13.1 Bumper Sticker

The long awaited blog is finally here! Feel free to pinch yourself to make sure this isn’t a dream. Ok, ready?

Last weekend I was lucky enough to be taken along with my running club to Crikvenica,  Croatia to participate in a coastal half marathon. The ‘travel team’ of my running club turned out to be me, an eighteen-year-old-man-child and eight wonderful women with children. Kelton and Mom Squad would be the title of our groundbreaking Serbian-English running based punk rock album. Here is the album cover.


Here we are having the traditional pre-run beer and cigarette. For all concerned parties I want to emphasize that I didn’t have either and I opted for the more appropriate green tea. Here are some more fun pictures my body deteriorating over the course of these 13 and a half miles.


The race kicked off from the city center on the ocean with a bang. Kelton and the mom squad had agreed to keep it slow and stick together. After the first 100 meters we were already in the very back of the pack. This was a bit of a tortoise and the hare strategy however we weren’t racing easily distractible and over-confident hares. They were all laser-focused hares. This meant we did not launch an awe inspiring comeback. However we held a steady pace the entire time and finished well behind the peloton as one would expect.

As someone who had never run anything more than a 5k race before I wasn’t really sure what I was getting myself into. I figured the worst case scenario is I’ll get tired and have to stop. That is an immense oversimplification of the sport of running but the mentality helped. It is important to note that I woke up the morning before the race feeling pretty sick. But I didn’t want to have driven five hours to not run the gosh darn race so much like Micheal Jordan in game 5 of the 1997 finals, I powered through my flu like symptoms. However I was considerably less heroic, accomplished or athletic as Jordan himself.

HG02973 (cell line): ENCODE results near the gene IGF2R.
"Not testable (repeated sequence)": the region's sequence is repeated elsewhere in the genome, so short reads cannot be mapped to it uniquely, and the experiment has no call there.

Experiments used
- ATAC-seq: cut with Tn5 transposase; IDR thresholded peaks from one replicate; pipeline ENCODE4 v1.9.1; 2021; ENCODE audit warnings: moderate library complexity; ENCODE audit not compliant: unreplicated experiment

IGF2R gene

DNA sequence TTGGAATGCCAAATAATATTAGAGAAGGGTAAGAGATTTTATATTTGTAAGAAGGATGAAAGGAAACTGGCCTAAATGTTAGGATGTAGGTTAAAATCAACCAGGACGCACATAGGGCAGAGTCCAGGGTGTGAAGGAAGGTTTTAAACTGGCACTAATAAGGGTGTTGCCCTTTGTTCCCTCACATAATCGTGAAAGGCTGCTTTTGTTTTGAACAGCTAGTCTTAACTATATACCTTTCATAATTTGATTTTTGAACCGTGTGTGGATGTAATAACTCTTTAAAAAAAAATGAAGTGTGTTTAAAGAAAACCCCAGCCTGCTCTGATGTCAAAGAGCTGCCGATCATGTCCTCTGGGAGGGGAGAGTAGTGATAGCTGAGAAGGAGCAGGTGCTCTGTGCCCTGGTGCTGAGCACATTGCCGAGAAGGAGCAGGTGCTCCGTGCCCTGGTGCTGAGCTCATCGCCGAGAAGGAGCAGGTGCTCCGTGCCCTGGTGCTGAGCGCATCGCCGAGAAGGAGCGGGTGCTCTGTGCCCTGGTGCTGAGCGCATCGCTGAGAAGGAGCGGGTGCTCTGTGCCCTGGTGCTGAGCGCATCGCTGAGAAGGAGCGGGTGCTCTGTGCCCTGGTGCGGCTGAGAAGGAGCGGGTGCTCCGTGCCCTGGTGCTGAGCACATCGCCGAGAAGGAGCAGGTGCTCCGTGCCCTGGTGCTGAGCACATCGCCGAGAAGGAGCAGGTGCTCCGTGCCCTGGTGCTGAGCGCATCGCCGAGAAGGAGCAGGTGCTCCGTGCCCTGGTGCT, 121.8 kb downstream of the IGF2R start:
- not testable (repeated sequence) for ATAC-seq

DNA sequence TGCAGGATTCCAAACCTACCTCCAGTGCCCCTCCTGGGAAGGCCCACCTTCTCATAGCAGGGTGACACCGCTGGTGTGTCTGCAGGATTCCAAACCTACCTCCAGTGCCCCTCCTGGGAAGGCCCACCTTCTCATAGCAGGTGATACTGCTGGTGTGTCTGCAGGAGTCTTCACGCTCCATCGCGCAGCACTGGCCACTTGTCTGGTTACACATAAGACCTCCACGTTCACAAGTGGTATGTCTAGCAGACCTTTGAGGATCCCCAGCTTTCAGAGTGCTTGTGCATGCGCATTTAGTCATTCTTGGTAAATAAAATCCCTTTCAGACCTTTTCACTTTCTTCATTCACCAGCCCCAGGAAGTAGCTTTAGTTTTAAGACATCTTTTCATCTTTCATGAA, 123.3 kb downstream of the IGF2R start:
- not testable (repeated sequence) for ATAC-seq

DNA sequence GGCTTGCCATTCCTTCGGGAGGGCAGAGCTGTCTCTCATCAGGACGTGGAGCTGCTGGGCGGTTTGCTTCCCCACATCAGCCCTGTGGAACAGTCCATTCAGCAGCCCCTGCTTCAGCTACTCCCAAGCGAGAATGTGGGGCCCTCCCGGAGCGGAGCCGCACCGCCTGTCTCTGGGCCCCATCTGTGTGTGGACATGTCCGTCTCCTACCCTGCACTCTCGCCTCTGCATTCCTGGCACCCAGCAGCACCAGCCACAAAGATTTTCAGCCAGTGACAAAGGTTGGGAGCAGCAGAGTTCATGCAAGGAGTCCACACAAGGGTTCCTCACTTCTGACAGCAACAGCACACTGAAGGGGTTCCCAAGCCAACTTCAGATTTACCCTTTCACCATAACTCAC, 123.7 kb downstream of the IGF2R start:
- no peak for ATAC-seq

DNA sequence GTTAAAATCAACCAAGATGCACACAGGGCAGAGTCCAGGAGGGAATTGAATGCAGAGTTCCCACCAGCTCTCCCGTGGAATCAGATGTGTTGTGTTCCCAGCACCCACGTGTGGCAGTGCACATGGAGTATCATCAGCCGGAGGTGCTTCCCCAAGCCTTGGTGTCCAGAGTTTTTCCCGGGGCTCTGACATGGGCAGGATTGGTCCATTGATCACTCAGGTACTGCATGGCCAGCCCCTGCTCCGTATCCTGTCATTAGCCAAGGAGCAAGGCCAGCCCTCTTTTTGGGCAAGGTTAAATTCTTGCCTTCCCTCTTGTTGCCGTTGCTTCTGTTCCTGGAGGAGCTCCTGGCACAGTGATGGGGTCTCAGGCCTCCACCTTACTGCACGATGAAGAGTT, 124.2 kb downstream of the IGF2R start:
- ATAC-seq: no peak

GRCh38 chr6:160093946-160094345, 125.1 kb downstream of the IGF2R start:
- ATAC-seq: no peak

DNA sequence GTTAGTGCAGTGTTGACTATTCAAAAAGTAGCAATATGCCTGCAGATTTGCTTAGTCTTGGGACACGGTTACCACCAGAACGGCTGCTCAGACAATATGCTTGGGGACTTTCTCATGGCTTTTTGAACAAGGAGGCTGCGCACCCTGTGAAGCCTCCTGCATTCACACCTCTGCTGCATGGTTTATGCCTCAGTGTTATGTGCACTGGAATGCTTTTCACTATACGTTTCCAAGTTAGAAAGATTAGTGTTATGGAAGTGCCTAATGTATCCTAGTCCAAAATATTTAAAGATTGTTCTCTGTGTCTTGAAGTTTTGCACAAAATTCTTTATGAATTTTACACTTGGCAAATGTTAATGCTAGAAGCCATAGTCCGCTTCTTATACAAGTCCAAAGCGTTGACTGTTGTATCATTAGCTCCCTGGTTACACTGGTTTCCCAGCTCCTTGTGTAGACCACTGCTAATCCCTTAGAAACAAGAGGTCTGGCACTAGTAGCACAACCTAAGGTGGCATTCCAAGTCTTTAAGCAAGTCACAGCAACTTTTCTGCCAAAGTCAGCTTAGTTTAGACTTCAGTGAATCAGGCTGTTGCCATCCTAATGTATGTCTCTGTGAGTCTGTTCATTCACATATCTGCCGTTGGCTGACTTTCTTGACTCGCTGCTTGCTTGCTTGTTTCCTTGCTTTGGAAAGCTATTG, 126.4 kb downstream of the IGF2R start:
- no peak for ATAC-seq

My rule was to just continue to run. I kept to this with one exception. Being my first long race I was paranoid I would dramatically collapse halfway from dehydration. So before the race I absolutely POUNDED the water. The first five kilometers went swimmingly until my saturated bladder caught up with me and I had to make an emergency trip to the men’s room. I had a hard time conveying my situation to the mom squad because from what I gathered, potty breaks were frowned upon. So as we jogged past a seaside cafe, I sprinted in and gave the owner the universal sorry bro I’m not able to buy anything because I’m in the middle in the race but I gotta wiz like a racehorse. He quickly understand and he gestured to the bathroom with an understanding look. With the speed and efficiency of a NASCAR pitstop I changed my oil and sped back out to catch up with the mom squad.

The kilometers droned by as we crawled along towards the finish line. When we finally tottered down the final stretch we collapsed into hearty bowls of soup included with the race. Greedily slurping down my baked beans I felt a wonderful sense of accomplishment and also a growing sickly sensation in the nether region. After a quick shower and an explosive BM, we hit the road back to Banja Luka. The following week I split my time evenly from wallowing in soreness in my bed or wallowing in disgust on the commode. The marathon depleted me in such a way that it took an entire week to fully recover. “Was all this really worth it Kelton?” you may ask. A great question! The answer is a cautious yes.

Here are some pictures of Crikvenica to assist with the mental image.


I would like to formally apologize for two great transgressions. Firstly, the incredible tardiness of this blog. I hope to remedy this by churning out some more quality content in the next couple of weeks. Secondly, talking so much about my poops. There is nothing to be done about it at this time but I can tentatively promise it won’t be brought up in my next blog.

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